My name is Martha Escudero.  I am a mother of two loving girls - almost 6 year old Victoria and 3 year old Meztli.  I currently work as a case manager doing home visits for high risk mothers in the East Los Angeles area. I had postpartum depression with my first daughter but during my second pregnancy my anxiety and depression was so strong it almost knocked me over.

At the time I found out I was pregnant, I was receiving post bachelor education as a Mental Health Specialist and had been looking for a job for 2 years.  My partner was also unemployed.  We were living in poor living conditions in a roach and mold infested apartment.  We did not have a bed so we slept on the cold hard floor.  Sometimes we did not have electricity or gas working.  We did think of abortion but could not go through it.  I was also not receiving any prenatal care due to issues with my medical insurance.  Then I became sick with pneumonia when I was bed ridden for a week, which made my depression and anxiety worst.

I would spend many nights pacing back and forth my apartment worrying about money and my baby.  During the day I had trouble getting out of bed and caring for my older daughter.  My partner was also going through his own form of depression and he preferred not to be home, which caused us to argue a lot.  My partner and I would fight constantly, we even ended our relationship a few times during the course of my pregnancy.  I had a lot of blame and guilt of having to put my daughters through all this, and often thought that maybe we would be better off dead.

Often I felt I was drowning or falling down quick sand.  However, I did have support through these times and I did reach out.  I called friends and family and they allowed me to vent and cry.  My family and friends dragged me outside my house to go walking or offered me warm teas.  Praying to my ancestors provided some peace. Writing and drawing in a gifted birth journal offered an outlet to release my feelings.  One friend would take me to receive donation based acupuncture.  Another friend asked around for others to help me pay my rent one month and they also provided me with a bed.  The breakthrough came in December a few weeks before the birth of my daughter.  My friends organized a mother blessing here they provided my family with community prayers and reminded us that we were not alone and we truly felt blessed.  After the gentle home birth of my daughter Meztli, my doula and friend organized community postpartum support.  While I was recovering from giving birth, friends and family stopped by to offer food, teas, child care, house work, herbal baths, massages, and all the love a postpartum mom deserves.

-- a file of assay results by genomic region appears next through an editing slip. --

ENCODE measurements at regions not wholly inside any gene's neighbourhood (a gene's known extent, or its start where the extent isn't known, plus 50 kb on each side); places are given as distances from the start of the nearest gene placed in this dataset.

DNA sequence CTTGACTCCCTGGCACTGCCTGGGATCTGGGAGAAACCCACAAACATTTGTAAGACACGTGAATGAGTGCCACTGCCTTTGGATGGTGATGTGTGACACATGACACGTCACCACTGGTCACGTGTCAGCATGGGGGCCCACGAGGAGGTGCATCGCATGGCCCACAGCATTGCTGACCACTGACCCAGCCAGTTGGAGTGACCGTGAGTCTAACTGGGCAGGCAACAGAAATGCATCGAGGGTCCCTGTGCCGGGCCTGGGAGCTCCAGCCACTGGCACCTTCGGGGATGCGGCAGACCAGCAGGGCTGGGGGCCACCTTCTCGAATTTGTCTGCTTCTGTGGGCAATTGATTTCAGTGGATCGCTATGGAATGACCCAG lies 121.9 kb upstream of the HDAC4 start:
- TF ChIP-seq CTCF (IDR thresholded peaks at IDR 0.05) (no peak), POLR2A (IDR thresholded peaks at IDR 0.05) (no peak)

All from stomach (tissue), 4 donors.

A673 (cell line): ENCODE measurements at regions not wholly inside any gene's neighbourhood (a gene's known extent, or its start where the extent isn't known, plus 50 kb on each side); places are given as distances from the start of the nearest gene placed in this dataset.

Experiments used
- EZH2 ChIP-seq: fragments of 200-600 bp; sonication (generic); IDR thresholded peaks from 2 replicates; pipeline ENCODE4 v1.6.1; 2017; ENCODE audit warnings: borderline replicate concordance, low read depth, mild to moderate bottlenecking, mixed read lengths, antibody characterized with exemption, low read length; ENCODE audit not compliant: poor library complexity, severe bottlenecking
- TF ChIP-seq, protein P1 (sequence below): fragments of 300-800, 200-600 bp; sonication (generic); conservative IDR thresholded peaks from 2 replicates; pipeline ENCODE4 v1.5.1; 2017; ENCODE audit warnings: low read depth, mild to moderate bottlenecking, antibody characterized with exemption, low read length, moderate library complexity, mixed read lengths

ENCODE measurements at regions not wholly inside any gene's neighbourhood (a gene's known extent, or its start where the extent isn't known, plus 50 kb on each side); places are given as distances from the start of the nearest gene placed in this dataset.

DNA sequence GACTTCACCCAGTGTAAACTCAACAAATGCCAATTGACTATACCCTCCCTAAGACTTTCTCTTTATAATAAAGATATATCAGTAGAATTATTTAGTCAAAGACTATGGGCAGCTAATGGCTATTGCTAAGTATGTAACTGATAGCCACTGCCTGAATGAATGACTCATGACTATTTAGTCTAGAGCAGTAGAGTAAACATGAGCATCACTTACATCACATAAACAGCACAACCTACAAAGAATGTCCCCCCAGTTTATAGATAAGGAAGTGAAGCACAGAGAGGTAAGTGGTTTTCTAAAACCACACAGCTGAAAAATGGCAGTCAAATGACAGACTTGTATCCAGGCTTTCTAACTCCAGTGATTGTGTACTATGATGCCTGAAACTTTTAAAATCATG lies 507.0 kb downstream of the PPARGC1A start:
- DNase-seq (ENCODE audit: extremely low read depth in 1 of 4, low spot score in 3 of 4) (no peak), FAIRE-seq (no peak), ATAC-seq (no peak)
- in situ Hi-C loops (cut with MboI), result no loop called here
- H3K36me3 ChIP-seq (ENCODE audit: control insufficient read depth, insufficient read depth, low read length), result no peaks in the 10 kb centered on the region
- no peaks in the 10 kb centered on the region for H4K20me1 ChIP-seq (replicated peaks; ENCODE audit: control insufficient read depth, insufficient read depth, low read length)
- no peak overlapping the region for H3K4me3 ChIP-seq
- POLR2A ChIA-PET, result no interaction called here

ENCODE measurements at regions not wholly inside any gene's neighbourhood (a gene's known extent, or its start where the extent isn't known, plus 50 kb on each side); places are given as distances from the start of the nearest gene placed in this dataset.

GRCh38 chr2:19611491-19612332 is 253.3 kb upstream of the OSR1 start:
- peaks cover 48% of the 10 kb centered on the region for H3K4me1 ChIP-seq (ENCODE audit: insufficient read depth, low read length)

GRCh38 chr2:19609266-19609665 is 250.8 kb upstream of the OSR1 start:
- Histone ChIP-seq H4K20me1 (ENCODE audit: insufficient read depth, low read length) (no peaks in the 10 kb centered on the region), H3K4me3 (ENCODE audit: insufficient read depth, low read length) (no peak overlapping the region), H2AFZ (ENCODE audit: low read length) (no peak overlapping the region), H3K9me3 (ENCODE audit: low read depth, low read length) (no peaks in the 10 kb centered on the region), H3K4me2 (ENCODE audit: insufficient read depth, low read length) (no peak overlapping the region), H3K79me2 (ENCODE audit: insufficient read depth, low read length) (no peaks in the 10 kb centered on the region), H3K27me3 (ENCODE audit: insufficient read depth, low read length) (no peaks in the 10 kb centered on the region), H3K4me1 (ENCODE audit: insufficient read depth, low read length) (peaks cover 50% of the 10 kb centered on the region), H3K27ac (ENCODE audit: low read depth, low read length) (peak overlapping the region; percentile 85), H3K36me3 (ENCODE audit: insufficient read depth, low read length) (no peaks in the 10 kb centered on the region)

After finding support during such challenging times I was able to find a great job that allows me to help other mothers in similar situations.  I was able to find better housing and have all my basic needs met.  I now have a better relationship with my partner and adore my daughters who help me become a better person every day.  I am also able to share my story without fear or shame. I now know that I have support and I am not alone. Nobody is, but sometimes it may be scary to speak up.  I hope that women that read my story may be able to find the strength to speak up and seek help.  It is unnatural to raise a child alone.  Don’t isolate yourself, it really does take a village to raise a child!

The mission of the Los Angeles County Perinatal Mental Health Task Force is to remove barriers to the prevention, screening and treatment of prenatal and postpartum depression in Los Angeles County. The Task Force is a project of 501(c)3 fiscal sponsor Community Partners.